BitPay provides a standards-based REST interface which enables application developers to interact in a powerful, yet secure way with their BitPay account. Using the BitPay API, clients can create and manage invoices, issue refunds, manage bills, retrieve real-time rates information, view merchant ledger entries, and much more.
Developers may call the API directly over HTTPS using the language of their choice, or take advantage of BitPay's code libraries (Java, C#, PHP, etc.)
BitPay considers the following types of API changes to be non-breaking and backwards-compatible:
- exposing a new resource type
- adding a new method to an existing resource type
- adding an optional property to an existing resource type
- adding an optional query parameter to an existing resource method
- deprecating an existing resource method and providing an alternative
Authentication in BitPay's API utilizes a specialized identification scheme, BitAuth Identity Protocol.
BitAuth uses the same technology in Bitcoin. A public private key pair is created using elliptic curve secp256k1. The public SIN (System identification number), like a bitcoin address, is the RIPEMD 160, SHA256 hash of the public key. See the Bitcoin Wiki for complete details:
- In each request, the client signs the full url with the request body concatenated if there is one. The signature is included in the
X-Signatureheader and the public key is included in the
- The server verifies that the signature is valid and that it matches the identity (the public key). It then computes the SIN from the public key, and sees whether that SIN has access to the requested resource.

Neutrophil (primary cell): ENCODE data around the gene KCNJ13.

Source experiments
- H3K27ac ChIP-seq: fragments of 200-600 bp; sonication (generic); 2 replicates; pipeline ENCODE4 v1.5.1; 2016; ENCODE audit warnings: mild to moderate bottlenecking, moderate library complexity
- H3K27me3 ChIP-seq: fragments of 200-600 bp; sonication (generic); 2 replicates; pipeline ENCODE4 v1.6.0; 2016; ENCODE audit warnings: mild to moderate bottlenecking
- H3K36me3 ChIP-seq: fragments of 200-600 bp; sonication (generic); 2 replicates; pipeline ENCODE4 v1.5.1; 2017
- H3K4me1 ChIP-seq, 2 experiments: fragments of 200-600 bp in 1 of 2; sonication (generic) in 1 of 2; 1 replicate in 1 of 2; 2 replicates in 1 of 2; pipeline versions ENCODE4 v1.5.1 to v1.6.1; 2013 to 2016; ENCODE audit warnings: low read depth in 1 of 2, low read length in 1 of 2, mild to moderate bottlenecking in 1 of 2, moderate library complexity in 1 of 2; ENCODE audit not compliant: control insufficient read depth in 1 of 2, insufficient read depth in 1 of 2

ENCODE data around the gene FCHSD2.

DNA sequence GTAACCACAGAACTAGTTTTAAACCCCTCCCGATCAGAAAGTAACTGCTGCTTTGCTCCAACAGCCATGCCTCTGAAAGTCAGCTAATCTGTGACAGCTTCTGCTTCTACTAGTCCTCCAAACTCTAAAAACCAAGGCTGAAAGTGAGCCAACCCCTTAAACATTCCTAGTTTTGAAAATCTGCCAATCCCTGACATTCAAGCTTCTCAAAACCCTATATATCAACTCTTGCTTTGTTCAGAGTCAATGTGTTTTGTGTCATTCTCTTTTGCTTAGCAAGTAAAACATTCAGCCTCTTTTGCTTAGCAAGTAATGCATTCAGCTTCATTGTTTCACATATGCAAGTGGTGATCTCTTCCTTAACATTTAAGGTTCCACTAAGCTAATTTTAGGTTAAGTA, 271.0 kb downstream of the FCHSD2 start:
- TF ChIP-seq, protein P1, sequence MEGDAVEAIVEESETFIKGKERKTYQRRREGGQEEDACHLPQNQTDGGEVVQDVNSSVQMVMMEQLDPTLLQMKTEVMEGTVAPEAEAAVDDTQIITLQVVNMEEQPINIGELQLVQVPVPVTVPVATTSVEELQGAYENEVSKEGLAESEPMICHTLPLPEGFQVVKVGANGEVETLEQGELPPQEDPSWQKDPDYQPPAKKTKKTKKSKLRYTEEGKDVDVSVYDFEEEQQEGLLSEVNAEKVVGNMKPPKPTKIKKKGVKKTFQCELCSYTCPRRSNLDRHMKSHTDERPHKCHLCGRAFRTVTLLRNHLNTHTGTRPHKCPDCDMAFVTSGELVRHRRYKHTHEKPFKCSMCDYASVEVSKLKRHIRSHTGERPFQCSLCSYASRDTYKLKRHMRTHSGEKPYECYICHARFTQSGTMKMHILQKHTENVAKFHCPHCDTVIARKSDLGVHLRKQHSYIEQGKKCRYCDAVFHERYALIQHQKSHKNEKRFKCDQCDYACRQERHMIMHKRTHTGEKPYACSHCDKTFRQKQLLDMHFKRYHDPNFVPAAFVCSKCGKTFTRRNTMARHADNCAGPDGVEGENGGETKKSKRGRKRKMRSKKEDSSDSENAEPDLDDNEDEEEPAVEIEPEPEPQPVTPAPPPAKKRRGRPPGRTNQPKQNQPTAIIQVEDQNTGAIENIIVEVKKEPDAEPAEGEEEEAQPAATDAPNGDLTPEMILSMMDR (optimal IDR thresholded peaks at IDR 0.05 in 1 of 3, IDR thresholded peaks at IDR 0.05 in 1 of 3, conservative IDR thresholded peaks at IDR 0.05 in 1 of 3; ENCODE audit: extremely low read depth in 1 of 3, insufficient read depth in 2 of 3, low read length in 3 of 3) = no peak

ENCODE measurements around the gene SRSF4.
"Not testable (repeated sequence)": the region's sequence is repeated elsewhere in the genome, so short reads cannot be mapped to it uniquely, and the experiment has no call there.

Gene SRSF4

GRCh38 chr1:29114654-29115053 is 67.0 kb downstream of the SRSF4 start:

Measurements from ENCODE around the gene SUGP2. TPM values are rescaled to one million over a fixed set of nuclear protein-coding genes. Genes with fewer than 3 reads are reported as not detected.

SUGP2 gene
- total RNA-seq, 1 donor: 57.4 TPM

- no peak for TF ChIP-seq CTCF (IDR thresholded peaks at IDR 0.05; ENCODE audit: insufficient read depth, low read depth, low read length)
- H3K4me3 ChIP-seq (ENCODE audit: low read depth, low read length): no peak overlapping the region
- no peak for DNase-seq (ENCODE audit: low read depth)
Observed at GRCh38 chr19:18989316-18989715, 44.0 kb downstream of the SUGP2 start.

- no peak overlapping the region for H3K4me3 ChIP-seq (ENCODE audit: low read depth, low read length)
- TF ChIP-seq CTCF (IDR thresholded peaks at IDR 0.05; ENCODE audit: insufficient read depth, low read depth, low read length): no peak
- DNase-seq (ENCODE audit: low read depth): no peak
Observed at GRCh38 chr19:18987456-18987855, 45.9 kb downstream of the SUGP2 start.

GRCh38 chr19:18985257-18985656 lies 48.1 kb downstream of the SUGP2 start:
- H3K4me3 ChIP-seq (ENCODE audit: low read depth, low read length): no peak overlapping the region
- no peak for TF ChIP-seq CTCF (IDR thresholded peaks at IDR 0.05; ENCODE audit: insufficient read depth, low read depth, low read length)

For your convenience, all client libraries available on BitPay's GitHub account support this functionality.
Authorization in BitPay's API utilizes Capability-based Security principles. Each API call must be accompanied by an API Token which grants access to the requested capability. API Tokens are analagous to a real-world event ticket, which grants access to a specific event when presented at the door. Also like tickets, they may grant broad or narrow privileges (e.g. 'General Admission' vs. 'Seat 44B') as well as add bearer requirements (e.g. 'Must be over 21' or 'Non-transferrable, must show ID').
New tokens are provided with each response from the API. For example, creating a new Invoice with one token will provide a new, second token that grants access to view and interact with that Invoice exclusively. If not using BitPay's Client Libraries, you will need to keep track of these tokens on your own.
Facades grant access to collections of capabilities, such as the ability to create invoices or initiate refunds. In the ticket analogy, this corresponds to the ticket 'level', where a 'VIP' ticket would confer broader access than a 'Standard' level ticket. When registering an Identity, it is against a specific facade. Best practices suggest that the requested facade should be limited to the minimum level that grants the required capabilities.
|The implicit facade applied when no token is provided. Provides access to public methods for generating merchant applications, generating and claiming tokens, or checking exchange rates.|
|Limited to creating new invoice or bills and search specific invoices or bills based on their id for the merchant's organization|
|The broadest set of capabilities against a merchant organization. Allows for create, search, and view actions for Invoices and Bills; ledger download, as well as the creation of new merchant or pos tokens associated with the account. API calls using this facade must be cryptographically signed.|
|This is the facade which allows merchant to access the Payouts related resources and corresponding endpoints. Access to this facade is not enabled by default, for more information please contact our support channel. API calls using this facade must be cryptographically signed.|